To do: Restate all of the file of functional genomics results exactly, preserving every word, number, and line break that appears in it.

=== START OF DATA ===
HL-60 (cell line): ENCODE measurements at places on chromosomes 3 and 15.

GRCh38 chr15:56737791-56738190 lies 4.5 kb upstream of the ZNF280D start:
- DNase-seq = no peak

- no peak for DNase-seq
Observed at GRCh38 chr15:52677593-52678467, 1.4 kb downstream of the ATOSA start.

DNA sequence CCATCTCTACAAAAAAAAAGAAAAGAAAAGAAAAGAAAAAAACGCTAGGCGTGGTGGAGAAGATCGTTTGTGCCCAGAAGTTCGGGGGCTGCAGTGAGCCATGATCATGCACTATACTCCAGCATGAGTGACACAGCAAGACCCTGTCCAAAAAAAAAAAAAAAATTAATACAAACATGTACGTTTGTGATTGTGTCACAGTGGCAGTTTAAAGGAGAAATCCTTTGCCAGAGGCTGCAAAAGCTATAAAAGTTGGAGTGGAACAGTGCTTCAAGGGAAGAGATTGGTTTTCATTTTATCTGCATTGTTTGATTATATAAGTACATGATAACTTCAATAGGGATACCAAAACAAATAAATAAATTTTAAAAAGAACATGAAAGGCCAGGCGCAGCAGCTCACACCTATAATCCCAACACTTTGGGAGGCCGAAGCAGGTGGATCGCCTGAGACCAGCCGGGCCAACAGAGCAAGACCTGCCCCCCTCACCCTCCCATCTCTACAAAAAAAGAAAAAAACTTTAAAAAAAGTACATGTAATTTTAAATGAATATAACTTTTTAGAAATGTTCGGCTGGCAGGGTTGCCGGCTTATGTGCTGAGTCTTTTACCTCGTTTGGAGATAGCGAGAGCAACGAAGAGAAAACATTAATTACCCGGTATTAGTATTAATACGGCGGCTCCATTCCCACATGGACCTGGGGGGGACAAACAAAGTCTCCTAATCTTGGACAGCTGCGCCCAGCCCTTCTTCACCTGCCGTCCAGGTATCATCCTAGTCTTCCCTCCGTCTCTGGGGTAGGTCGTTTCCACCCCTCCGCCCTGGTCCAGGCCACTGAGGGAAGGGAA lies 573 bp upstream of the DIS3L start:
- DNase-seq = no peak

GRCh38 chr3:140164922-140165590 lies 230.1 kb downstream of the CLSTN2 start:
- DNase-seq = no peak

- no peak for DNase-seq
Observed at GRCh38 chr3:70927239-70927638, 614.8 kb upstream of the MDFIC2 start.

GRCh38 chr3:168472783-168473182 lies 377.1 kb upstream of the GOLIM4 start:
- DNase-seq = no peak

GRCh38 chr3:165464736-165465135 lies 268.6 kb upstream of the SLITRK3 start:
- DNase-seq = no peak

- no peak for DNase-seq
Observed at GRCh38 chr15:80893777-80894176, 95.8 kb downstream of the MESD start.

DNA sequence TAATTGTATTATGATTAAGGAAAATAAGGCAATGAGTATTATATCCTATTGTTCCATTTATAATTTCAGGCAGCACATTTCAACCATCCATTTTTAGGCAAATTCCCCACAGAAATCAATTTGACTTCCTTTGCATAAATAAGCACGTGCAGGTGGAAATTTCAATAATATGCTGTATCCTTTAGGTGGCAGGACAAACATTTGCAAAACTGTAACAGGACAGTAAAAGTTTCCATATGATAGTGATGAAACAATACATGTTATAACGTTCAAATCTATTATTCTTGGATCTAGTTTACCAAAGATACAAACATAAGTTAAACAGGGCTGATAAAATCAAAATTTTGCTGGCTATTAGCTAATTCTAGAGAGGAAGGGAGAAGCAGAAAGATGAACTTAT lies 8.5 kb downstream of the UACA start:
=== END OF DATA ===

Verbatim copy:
HL-60 (cell line): ENCODE measurements at places on chromosomes 3 and 15.

GRCh38 chr15:56737791-56738190 lies 4.5 kb upstream of the ZNF280D start:
- DNase-seq = no peak

- no peak for DNase-seq
Observed at GRCh38 chr15:52677593-52678467, 1.4 kb downstream of the ATOSA start.

DNA sequence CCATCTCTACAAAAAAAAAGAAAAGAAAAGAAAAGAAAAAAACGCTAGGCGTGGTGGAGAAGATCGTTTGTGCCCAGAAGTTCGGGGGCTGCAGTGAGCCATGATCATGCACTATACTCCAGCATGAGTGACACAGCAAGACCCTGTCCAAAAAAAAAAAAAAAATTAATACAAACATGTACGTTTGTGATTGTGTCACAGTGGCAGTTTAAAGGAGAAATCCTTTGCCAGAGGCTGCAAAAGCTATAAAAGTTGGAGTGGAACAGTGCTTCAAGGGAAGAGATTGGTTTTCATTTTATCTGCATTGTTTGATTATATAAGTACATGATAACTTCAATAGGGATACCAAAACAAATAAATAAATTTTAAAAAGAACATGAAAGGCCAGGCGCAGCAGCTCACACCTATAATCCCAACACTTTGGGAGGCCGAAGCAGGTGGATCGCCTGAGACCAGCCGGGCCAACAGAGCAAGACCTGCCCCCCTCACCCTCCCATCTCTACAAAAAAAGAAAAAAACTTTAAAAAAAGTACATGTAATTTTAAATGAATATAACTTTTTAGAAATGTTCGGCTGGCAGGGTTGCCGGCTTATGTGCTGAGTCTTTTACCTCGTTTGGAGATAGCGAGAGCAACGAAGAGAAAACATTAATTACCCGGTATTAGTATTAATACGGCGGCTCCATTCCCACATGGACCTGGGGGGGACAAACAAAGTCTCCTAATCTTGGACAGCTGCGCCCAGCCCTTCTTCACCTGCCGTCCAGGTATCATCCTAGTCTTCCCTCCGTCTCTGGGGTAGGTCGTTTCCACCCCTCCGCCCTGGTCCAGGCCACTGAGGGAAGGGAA lies 573 bp upstream of the DIS3L start:
- DNase-seq = no peak

GRCh38 chr3:140164922-140165590 lies 230.1 kb downstream of the CLSTN2 start:
- DNase-seq = no peak

- no peak for DNase-seq
Observed at GRCh38 chr3:70927239-70927638, 614.8 kb upstream of the MDFIC2 start.

GRCh38 chr3:168472783-168473182 lies 377.1 kb upstream of the GOLIM4 start:
- DNase-seq = no peak

GRCh38 chr3:165464736-165465135 lies 268.6 kb upstream of the SLITRK3 start:
- DNase-seq = no peak

- no peak for DNase-seq
Observed at GRCh38 chr15:80893777-80894176, 95.8 kb downstream of the MESD start.

DNA sequence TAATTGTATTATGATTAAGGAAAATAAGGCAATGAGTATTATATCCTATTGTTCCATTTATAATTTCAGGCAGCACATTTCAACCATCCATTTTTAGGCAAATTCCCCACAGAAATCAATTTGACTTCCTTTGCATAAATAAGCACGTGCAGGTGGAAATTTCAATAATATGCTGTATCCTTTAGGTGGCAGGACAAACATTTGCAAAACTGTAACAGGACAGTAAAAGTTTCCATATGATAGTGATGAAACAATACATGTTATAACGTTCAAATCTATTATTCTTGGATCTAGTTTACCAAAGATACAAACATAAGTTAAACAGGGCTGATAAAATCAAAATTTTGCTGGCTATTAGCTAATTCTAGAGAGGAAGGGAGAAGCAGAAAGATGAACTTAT lies 8.5 kb downstream of the UACA start: